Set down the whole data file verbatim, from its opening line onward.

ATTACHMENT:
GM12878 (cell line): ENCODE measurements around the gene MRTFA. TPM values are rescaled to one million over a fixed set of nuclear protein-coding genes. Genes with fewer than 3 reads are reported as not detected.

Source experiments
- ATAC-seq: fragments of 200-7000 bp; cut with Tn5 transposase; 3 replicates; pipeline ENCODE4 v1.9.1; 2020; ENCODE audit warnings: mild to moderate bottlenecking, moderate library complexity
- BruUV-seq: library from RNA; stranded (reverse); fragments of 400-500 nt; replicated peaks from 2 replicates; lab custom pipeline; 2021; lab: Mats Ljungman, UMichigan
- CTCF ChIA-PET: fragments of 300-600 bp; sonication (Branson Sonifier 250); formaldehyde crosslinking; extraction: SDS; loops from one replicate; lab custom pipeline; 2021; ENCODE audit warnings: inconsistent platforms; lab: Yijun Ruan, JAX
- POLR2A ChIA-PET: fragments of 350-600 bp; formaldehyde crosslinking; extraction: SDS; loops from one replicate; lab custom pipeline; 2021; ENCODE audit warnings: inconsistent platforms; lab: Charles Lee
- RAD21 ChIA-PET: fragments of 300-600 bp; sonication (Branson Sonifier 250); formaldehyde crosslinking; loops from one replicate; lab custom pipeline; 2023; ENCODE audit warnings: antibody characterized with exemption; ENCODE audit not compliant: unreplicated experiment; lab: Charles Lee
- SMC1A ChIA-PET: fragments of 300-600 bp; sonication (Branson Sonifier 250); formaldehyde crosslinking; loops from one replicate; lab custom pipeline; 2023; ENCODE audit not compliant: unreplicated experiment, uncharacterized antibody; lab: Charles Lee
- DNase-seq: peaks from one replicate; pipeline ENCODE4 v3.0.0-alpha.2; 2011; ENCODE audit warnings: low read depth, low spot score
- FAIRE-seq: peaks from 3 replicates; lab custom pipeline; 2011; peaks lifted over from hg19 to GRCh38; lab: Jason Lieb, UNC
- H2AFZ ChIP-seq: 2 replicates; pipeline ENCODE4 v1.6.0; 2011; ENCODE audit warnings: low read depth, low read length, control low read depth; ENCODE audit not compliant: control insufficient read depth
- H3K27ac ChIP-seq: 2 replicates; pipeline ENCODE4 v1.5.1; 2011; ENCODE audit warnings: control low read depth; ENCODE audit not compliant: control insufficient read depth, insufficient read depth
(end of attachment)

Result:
GM12878 (cell line): ENCODE measurements around the gene MRTFA. TPM values are rescaled to one million over a fixed set of nuclear protein-coding genes. Genes with fewer than 3 reads are reported as not detected.

Source experiments
- ATAC-seq: fragments of 200-7000 bp; cut with Tn5 transposase; 3 replicates; pipeline ENCODE4 v1.9.1; 2020; ENCODE audit warnings: mild to moderate bottlenecking, moderate library complexity
- BruUV-seq: library from RNA; stranded (reverse); fragments of 400-500 nt; replicated peaks from 2 replicates; lab custom pipeline; 2021; lab: Mats Ljungman, UMichigan
- CTCF ChIA-PET: fragments of 300-600 bp; sonication (Branson Sonifier 250); formaldehyde crosslinking; extraction: SDS; loops from one replicate; lab custom pipeline; 2021; ENCODE audit warnings: inconsistent platforms; lab: Yijun Ruan, JAX
- POLR2A ChIA-PET: fragments of 350-600 bp; formaldehyde crosslinking; extraction: SDS; loops from one replicate; lab custom pipeline; 2021; ENCODE audit warnings: inconsistent platforms; lab: Charles Lee
- RAD21 ChIA-PET: fragments of 300-600 bp; sonication (Branson Sonifier 250); formaldehyde crosslinking; loops from one replicate; lab custom pipeline; 2023; ENCODE audit warnings: antibody characterized with exemption; ENCODE audit not compliant: unreplicated experiment; lab: Charles Lee
- SMC1A ChIA-PET: fragments of 300-600 bp; sonication (Branson Sonifier 250); formaldehyde crosslinking; loops from one replicate; lab custom pipeline; 2023; ENCODE audit not compliant: unreplicated experiment, uncharacterized antibody; lab: Charles Lee
- DNase-seq: peaks from one replicate; pipeline ENCODE4 v3.0.0-alpha.2; 2011; ENCODE audit warnings: low read depth, low spot score
- FAIRE-seq: peaks from 3 replicates; lab custom pipeline; 2011; peaks lifted over from hg19 to GRCh38; lab: Jason Lieb, UNC
- H2AFZ ChIP-seq: 2 replicates; pipeline ENCODE4 v1.6.0; 2011; ENCODE audit warnings: low read depth, low read length, control low read depth; ENCODE audit not compliant: control insufficient read depth
- H3K27ac ChIP-seq: 2 replicates; pipeline ENCODE4 v1.5.1; 2011; ENCODE audit warnings: control low read depth; ENCODE audit not compliant: control insufficient read depth, insufficient read depth